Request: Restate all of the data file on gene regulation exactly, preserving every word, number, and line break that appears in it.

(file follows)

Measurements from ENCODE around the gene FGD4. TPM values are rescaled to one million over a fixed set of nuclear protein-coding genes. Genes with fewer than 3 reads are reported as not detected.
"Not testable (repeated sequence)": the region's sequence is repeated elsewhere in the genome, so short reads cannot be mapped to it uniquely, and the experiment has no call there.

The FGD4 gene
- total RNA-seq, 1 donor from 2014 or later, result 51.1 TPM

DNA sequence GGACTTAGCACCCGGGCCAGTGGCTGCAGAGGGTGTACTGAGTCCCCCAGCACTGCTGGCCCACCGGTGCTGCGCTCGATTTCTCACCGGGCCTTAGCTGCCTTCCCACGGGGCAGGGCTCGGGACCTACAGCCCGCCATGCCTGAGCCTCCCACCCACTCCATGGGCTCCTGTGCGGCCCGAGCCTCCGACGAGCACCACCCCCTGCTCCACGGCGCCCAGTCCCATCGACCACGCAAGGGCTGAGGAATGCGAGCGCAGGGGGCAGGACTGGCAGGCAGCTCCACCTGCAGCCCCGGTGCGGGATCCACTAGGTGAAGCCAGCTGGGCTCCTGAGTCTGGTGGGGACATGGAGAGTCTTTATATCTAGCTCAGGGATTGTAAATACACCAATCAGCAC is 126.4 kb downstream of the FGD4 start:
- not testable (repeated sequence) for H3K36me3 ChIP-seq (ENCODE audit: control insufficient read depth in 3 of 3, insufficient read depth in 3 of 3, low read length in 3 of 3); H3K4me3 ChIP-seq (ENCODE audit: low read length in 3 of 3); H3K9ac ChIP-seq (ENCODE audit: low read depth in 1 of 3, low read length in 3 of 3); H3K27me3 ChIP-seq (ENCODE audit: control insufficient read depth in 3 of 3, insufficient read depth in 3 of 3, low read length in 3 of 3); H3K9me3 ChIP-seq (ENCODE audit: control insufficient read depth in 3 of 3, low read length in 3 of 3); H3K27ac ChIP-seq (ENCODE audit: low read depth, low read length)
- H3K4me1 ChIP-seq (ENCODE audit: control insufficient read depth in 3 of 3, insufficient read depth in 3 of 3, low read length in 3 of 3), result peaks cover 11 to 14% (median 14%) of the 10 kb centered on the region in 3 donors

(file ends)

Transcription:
Measurements from ENCODE around the gene FGD4. TPM values are rescaled to one million over a fixed set of nuclear protein-coding genes. Genes with fewer than 3 reads are reported as not detected.
"Not testable (repeated sequence)": the region's sequence is repeated elsewhere in the genome, so short reads cannot be mapped to it uniquely, and the experiment has no call there.

The FGD4 gene
- total RNA-seq, 1 donor from 2014 or later, result 51.1 TPM

DNA sequence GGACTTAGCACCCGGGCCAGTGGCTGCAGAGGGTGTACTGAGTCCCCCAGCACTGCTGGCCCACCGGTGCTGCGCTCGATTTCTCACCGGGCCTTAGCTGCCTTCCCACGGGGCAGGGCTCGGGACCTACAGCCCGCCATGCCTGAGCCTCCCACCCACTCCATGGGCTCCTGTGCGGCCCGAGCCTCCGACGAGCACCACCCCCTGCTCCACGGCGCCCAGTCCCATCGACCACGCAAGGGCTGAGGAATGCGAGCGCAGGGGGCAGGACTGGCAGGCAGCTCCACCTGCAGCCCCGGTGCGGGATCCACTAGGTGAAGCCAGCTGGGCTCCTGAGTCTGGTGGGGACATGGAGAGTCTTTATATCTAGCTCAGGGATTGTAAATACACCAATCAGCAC is 126.4 kb downstream of the FGD4 start:
- not testable (repeated sequence) for H3K36me3 ChIP-seq (ENCODE audit: control insufficient read depth in 3 of 3, insufficient read depth in 3 of 3, low read length in 3 of 3); H3K4me3 ChIP-seq (ENCODE audit: low read length in 3 of 3); H3K9ac ChIP-seq (ENCODE audit: low read depth in 1 of 3, low read length in 3 of 3); H3K27me3 ChIP-seq (ENCODE audit: control insufficient read depth in 3 of 3, insufficient read depth in 3 of 3, low read length in 3 of 3); H3K9me3 ChIP-seq (ENCODE audit: control insufficient read depth in 3 of 3, low read length in 3 of 3); H3K27ac ChIP-seq (ENCODE audit: low read depth, low read length)
- H3K4me1 ChIP-seq (ENCODE audit: control insufficient read depth in 3 of 3, insufficient read depth in 3 of 3, low read length in 3 of 3), result peaks cover 11 to 14% (median 14%) of the 10 kb centered on the region in 3 donors